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Free FALLing

 

 

Right now I am snuggled up on my couch with a blanket, the fireplace is crackling, the aroma of pumpkin spice candles is conjuring images of pumpkin pie, pumpkin cheesecake, pumpkin lattes, pumpkin EVERYTHING. It’s no secret. I FREAKING LOVE FALL. It’s perhaps my most favorite thing about living on this side of the U.S.

Some of the basic bitch things I like to do during fall:

  • Hike
  • Drink a shit ton of (decaf) pumpkin lattes
  • Hike
  • Get some new sweaters, scarves and boots and wear my favorite ones incessantly
  • Cook a lot of soups, stews and casseroles
  • Hike
  • Eat
  • Hike

Seeing a trend much?

This is why I am devastated that I didn’t do any fall hiking this year. Or at least go out to take photos of fall foliage. I guess I’ve been too busy with my kids (I’m basically an Uber driver) that it slipped by me. This week is a little too cold to have Apollo outdoors for extended times, and even if next week is a little warmer, most of the foliage will have fallen.

 

So today I am just admiring some fall photos of the last two years. Nearly all of them are from around my neighborhood. Gahhh. Why must it be so short lived?

 

What is your favorite thing to do in the fall?

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Watering Your Soil


I miss the farmers markets in Hawaii. Like, a lot. It’s no wonder I was my healthiest there with all of the fresh veggies and herbs I collected every Sunday morning at the local market.

Now that I’m back on the mainland and have yet to seek out the local farmers markets (except for the one I was slightly underwhelmed by), I’m especially missing the little things like fresh cilantro and basil. I used to buy basil from the market in small, inexpensive portions; now I have to buy it pre-packaged and highly perishable. The only other option? Buying the whole dang plant.

So I bought the whole dang plant.

I’m notorious for killing plants. I’ve nursed a few succulents and they are alive and well, but don’t give me too much credit–they’re hella easy to maintain. They bask in the sun all day and I water them whenever I remember (not often).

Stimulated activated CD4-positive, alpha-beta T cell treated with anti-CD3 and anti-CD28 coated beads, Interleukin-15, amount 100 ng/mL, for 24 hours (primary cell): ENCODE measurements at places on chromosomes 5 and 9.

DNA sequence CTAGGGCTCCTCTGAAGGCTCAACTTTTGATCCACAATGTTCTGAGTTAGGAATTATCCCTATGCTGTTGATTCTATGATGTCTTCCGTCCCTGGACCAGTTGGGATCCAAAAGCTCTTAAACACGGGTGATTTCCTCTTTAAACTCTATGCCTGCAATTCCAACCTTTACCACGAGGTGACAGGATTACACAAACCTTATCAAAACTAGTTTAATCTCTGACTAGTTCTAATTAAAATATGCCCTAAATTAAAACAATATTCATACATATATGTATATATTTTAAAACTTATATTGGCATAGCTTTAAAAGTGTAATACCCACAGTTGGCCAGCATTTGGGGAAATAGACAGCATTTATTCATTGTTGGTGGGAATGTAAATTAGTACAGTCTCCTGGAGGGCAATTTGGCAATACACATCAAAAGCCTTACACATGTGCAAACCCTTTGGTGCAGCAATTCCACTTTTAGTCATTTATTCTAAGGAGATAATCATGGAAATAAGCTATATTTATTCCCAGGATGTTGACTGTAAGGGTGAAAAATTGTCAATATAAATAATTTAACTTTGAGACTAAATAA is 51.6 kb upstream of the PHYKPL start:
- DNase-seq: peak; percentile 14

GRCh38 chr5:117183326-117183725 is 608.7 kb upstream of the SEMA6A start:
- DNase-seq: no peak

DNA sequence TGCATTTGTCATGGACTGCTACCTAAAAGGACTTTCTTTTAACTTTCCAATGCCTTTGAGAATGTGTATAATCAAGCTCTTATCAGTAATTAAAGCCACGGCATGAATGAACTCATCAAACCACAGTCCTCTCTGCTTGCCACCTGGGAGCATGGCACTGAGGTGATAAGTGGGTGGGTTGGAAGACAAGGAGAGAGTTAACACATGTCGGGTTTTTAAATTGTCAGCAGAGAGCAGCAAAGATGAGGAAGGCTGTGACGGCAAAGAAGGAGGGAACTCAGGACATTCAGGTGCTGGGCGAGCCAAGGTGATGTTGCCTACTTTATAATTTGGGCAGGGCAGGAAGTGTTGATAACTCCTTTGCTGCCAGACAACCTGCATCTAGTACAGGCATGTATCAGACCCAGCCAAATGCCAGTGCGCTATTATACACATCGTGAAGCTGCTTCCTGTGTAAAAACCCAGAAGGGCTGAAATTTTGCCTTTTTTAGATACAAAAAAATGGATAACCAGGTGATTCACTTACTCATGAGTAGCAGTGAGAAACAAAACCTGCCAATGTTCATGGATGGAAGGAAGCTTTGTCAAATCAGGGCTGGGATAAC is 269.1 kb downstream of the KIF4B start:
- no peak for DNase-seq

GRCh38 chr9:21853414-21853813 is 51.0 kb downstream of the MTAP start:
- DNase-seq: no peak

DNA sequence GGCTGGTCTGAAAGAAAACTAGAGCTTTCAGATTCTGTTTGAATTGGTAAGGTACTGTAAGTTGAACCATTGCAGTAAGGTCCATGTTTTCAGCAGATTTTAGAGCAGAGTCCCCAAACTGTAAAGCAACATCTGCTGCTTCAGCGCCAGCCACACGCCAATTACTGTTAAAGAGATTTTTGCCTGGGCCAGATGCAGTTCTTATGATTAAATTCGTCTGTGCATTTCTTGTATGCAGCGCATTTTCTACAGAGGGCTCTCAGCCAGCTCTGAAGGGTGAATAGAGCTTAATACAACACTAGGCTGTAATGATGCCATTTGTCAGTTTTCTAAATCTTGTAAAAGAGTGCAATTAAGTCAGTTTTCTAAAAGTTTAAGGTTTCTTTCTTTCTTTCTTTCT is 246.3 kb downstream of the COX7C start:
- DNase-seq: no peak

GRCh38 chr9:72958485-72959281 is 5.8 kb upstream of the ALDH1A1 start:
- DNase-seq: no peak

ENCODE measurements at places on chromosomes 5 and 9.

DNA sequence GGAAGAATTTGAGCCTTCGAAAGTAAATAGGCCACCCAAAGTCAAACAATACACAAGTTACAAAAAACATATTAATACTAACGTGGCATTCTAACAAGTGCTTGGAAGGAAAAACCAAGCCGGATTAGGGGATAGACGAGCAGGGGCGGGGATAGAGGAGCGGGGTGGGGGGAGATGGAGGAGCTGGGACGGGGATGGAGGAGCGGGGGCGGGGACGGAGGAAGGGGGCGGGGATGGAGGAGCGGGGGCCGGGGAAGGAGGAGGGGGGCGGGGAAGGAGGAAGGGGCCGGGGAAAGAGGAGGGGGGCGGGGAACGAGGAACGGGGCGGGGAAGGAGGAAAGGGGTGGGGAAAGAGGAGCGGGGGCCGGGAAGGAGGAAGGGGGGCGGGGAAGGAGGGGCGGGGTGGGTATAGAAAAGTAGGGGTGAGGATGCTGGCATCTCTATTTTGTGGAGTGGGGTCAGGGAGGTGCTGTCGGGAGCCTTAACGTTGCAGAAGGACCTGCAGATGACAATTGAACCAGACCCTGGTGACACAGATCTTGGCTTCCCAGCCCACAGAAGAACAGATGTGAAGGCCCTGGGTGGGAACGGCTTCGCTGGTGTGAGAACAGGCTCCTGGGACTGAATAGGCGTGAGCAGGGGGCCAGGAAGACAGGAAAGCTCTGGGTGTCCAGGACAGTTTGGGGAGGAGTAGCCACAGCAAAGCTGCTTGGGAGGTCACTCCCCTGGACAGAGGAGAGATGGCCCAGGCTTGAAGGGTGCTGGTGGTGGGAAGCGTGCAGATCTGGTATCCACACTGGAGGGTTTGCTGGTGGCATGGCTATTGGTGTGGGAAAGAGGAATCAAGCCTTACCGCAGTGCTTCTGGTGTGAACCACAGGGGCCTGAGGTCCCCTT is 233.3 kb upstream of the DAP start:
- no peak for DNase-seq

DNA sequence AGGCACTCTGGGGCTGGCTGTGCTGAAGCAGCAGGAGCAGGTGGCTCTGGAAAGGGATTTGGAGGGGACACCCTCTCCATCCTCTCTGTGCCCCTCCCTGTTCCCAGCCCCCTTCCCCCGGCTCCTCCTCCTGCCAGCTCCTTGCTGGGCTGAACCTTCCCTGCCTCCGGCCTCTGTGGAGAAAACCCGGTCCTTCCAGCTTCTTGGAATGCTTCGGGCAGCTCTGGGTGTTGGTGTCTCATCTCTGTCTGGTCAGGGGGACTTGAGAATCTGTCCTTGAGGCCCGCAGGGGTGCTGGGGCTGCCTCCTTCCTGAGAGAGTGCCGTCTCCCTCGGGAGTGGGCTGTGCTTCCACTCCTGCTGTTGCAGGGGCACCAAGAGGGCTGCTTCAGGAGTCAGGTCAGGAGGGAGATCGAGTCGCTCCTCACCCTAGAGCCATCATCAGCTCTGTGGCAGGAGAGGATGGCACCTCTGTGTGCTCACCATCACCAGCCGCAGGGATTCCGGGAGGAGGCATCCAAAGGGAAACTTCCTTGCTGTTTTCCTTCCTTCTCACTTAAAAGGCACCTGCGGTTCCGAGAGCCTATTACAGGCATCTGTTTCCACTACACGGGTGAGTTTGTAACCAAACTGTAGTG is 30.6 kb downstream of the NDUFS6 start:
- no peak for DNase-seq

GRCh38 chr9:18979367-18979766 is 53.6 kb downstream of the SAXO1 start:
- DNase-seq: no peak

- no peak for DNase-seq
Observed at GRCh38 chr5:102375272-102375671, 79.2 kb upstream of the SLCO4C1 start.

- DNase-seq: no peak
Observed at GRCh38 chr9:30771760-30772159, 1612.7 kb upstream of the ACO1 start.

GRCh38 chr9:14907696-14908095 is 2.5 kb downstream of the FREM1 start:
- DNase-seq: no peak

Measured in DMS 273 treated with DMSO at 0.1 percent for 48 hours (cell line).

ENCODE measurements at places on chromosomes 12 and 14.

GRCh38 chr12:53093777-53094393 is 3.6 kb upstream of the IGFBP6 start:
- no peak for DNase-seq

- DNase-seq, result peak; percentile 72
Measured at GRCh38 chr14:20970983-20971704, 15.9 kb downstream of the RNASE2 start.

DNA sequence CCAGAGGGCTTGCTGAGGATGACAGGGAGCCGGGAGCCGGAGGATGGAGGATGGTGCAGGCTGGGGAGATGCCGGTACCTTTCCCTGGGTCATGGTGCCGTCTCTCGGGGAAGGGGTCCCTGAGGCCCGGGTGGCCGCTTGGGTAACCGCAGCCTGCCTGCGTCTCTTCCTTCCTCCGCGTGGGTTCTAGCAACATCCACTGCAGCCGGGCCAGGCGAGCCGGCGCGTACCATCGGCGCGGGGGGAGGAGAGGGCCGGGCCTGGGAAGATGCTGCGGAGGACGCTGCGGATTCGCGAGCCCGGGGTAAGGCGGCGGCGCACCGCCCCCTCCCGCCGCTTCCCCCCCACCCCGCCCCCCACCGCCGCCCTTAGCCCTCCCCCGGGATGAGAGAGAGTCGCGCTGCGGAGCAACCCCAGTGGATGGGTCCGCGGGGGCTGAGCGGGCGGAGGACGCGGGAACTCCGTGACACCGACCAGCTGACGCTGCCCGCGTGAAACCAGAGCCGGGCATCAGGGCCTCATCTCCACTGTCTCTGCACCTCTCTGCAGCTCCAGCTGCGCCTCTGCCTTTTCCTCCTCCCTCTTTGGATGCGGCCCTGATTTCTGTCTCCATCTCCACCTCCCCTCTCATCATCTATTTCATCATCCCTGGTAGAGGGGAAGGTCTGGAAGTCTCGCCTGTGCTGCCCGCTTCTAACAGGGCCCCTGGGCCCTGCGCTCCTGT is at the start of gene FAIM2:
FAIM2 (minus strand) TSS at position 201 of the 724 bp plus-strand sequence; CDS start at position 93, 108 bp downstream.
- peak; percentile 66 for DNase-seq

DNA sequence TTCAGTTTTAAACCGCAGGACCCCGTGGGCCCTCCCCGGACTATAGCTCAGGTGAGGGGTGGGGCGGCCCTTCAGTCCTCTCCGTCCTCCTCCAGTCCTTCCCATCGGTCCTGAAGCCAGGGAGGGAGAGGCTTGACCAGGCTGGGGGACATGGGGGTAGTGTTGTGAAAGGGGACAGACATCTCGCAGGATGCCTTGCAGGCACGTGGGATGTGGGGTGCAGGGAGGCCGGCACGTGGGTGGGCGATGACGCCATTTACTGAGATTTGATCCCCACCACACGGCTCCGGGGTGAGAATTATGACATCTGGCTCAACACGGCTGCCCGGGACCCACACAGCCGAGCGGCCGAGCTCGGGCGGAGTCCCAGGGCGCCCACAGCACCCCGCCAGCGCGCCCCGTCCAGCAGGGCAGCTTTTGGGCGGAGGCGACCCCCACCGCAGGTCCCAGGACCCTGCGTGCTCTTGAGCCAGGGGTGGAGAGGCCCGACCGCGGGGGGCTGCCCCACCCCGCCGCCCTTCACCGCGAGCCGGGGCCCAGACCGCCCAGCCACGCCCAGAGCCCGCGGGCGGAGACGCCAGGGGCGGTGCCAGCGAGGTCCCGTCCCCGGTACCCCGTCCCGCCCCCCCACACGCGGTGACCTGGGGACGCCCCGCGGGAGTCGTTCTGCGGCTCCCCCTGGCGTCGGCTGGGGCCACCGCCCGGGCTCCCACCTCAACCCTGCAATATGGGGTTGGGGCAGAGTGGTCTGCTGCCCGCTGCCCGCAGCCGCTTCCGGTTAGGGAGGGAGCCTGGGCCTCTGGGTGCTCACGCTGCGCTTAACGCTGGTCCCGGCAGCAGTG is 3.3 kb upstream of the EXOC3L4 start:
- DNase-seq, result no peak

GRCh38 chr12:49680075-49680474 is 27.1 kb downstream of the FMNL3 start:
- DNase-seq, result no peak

But delicate little basil leaves? Jesus, take the wheel.

The good news is that I’ve had it for a few days and it’s still alive. That’s a couple of days longer than pre-packaged basil would have lasted. I consider that a win.

Anyway, I walked into the kitchen yesterday and noticed it was leaning sideways. The soil was almost completely dry and I guess it was well on its way to herb heaven if I hadn’t intervened in time. I had the container in a bowl, and since the soil was dry, the plant itself outweighed the soil causing it to topple.

I tend to think of everything in metaphors. Oh, look at that pretty sunset. Makes me think of that time I had food poisoning and sickness set into my lower intestines and darkened my entire week. Since creativity was on my mind that day, the sight of that leaning basil made me think of something:

So often we get preoccupied with what is above the soil–obligations, expectations, tribulations–that we forget to water that which nourishes us. (For me it’s creating something.) The nourishing “soil” dries up, everything up top becomes heavier and we become unbalanced.

We must water our soil so that everything above it can flourish like it’s meant to. And just like I will use that basil to cook up something delicious to nourish myself and my family, watering your soil allows you to nourish others in the kind of way only you can.

So, tell me. What waters your soil? How do you make time for it?